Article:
thinking out loud

…things that are on my mind, heart, and soul

11.14.10 Worship Confessional

This morning was the last Sunday in the season of Pentecost which means that next Sunday is the last Sunday of the liturgical year.  Over a year ago, I was convicted by God and challenged to preach and teach through the lectionary. For those of you unfamiliar with this term, the Revised Common Lectionary is a series of readings from the Bible for use in Christian worship, making provision for the liturgical year with its pattern of observances of festivals and seasons. Each Sunday there are four readings – two from the Old Testament and two from the New Testament – and we have been using these readings to help shape our worship gatherings (musically, prayerfully and teaching-wise).

We have tracked through the seasons of Advent, Christmas, Epiphany, Lent, Easter, and Pentecost and I have found this to be a deeply enriching experiment. As well, a number of people commented this morning how their own faith journey has been enriched by our participation in this liturgical practice.

I would love to get your input on the following questions:

  • How familiar are you with the seasons of the Christian year?
  • Has your church ever experimented with the lectionary?
  • How might your people respond to a liturgical experiment?
  • In what ways do you try to connect your worship with the worship practice of the historical and global church?

Musically, our worship set this morning included the following:

  • Came to My Rescue (Hillsong)
  • Salvation Is Here (Hillsong)
  • Scripture Reading from Psalm 98
  • The Earth is Yours (Gungor)
  • Forever Reign (Hillsong/One Sonic Society)
  • Yahweh (Hillsong)

Learn what other communities of faith experienced in worship this weekend at The Worship Community.

Stay connected…

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Filed under: leadership, worship gatherings

One Response

  1. Terry

    Thanks for the feedback on my Sunday Setlist. I always struggle with the reflections part of the posting. I am familiar with “Radical.” My pastor and I finished reading it together a few months ago (We meet for lunch weekly and discuss the book we are reading together and other things.). We decided the elder board should read it together too, and we finished a few weeks ago. It was a challenging and unsettling read; one that forces you to think. I like those kinds of books. Earlier in the year the pastor had a meeting with all the elders where he posed the question something like “If someone has been attending our church for ten years what would we want them to look like?” We brainstormed and filled a large whiteboard with ideas. I later summarized those ideas into three areas: knowledge, service, and character. We changed the last one to Christlikeness. In short we want everyone to know the truth and serve the body with the character of Christ. We have been working on defining a process to do just that and we plan to start in January. We have no idea what the response will be; we are trusting God to change hearts. I personally have come to a point where I am no longer willing to invest my limited time and attention on things I know don’t really work and continue to feed a spectator faith. “Radical” is an indication we are on the right track.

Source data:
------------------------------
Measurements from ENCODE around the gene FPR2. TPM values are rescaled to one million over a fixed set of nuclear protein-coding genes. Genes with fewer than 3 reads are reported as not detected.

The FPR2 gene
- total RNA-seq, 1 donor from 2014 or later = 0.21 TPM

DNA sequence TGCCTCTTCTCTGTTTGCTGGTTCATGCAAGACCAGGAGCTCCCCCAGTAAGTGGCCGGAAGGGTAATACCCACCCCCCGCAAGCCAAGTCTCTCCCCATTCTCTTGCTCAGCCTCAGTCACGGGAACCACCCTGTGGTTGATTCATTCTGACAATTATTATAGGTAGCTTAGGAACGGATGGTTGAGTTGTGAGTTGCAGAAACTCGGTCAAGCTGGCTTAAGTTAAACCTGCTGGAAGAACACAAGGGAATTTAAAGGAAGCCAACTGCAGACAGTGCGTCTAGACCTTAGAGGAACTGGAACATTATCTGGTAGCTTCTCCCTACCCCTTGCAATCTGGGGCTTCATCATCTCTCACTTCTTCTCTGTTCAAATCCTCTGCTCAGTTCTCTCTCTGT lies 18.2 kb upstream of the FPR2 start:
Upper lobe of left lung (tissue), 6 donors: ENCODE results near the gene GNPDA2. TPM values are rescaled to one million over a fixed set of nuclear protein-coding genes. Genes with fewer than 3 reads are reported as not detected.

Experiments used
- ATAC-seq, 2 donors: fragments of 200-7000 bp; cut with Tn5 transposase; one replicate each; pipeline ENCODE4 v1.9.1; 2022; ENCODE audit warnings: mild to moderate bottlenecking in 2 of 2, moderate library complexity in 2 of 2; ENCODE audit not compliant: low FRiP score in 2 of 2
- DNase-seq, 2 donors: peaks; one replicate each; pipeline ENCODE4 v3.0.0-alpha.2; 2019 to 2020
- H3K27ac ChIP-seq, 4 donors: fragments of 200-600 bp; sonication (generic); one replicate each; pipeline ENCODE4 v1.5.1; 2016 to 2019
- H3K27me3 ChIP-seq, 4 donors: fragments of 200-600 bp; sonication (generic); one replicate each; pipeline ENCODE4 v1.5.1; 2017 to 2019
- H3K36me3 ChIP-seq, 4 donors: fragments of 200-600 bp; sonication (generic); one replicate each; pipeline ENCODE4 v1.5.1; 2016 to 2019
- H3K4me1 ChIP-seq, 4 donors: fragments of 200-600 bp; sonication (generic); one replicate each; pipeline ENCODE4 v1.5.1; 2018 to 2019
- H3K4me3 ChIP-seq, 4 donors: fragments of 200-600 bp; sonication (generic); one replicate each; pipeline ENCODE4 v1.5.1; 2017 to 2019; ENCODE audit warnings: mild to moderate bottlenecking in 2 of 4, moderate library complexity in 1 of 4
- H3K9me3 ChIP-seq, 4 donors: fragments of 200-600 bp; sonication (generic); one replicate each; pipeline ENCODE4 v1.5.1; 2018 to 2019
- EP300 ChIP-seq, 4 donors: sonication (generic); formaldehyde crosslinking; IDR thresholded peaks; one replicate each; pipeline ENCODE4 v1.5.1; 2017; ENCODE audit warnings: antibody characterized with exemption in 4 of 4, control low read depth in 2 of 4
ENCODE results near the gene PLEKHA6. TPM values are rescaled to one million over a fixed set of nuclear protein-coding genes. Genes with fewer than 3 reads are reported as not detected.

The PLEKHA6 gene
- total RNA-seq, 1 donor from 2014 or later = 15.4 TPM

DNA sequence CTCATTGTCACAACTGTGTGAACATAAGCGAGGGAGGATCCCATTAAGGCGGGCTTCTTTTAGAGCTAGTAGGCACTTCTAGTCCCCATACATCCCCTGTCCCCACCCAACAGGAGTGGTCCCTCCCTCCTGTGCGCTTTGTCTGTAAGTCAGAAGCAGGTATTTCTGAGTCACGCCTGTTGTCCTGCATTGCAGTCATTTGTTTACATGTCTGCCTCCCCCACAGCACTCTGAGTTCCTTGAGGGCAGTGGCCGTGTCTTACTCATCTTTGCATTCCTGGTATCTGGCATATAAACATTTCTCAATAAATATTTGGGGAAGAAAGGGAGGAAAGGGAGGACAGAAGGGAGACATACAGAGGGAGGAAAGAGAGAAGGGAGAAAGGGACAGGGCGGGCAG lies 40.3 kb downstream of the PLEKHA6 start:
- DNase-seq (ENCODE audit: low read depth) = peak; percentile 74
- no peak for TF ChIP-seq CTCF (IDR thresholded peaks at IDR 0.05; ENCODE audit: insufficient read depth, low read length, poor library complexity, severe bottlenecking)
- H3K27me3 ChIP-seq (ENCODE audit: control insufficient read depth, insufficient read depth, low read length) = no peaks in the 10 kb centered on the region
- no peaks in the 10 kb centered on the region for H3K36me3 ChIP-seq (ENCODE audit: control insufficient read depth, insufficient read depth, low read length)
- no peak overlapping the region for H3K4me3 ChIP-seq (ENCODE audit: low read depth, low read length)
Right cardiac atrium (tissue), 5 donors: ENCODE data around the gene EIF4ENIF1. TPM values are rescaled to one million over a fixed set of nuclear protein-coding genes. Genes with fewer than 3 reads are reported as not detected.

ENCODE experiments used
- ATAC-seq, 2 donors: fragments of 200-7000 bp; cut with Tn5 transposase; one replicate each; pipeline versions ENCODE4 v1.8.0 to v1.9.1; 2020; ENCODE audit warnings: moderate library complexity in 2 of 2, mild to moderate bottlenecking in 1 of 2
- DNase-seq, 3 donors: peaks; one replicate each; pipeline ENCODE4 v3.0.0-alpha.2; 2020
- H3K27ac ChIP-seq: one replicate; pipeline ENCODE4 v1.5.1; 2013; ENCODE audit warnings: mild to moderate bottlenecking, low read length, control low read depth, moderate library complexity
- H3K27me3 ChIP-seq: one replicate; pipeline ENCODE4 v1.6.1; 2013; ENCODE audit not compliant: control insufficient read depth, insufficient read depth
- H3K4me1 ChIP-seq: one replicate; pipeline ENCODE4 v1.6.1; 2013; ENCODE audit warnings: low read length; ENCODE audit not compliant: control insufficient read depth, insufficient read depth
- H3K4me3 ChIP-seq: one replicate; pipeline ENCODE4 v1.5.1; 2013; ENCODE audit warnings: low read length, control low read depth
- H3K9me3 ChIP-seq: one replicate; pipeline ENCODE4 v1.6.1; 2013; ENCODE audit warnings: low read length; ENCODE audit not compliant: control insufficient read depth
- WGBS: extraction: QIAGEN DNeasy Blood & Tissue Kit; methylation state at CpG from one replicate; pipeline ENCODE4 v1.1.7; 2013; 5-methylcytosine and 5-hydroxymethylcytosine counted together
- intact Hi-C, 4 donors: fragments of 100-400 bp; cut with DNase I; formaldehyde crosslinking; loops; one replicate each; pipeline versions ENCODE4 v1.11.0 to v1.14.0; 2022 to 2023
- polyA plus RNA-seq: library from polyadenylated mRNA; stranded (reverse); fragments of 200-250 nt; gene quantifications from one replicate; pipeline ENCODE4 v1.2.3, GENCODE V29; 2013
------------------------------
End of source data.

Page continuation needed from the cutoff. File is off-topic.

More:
Here are my inputs on your questions:

    1. How familiar are you with the seasons of the Christian year?

    I read a book by Robert Webber about it several years ago, it was very interested and compelling. My pastor wasn’t as interested. We do practice Advent with candles and readings. I have worked to do Advent hymns for the first two Sundays (this year three!) instead of just jumping into Christmas carols. We are also singing songs the Sunday after Christmas instead of dropping them so quickly. We also normally do a Good Friday service.

    2. Has your church ever experimented with the lectionary?

    No. I have been attending since July of 1994

    3. How might your people respond to a liturgical experiment?

    I believe they will support what they know the leaders believe in and are committed to.

    4. In what ways do you try to connect your worship with the worship practice of the historical and global church?

    I haven’t ever considered it, so I am not intentional about it nor am I really sure what it would look like. I am committed to using great songs of the faith, not just the latest songs. I do make sure we sing at least one hymn (I’ll define that as a song before 1950) every Sunday. We present it just as we would any other worship song, so if you don’t already know it is a hymn, it would not be obvious. The pastor prays for a different mission area in the world each Sunday.

    I hope you find these inputs helpful.

    A question on your lectionary readings. Are they read responsively by the people or is the text read to them by someone?

    Doug

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have the peace that passes understanding at the heart of yourself, but do not be at peace with the world. for the world is more malleable than we think and we must wrestle it from fools. (bono)
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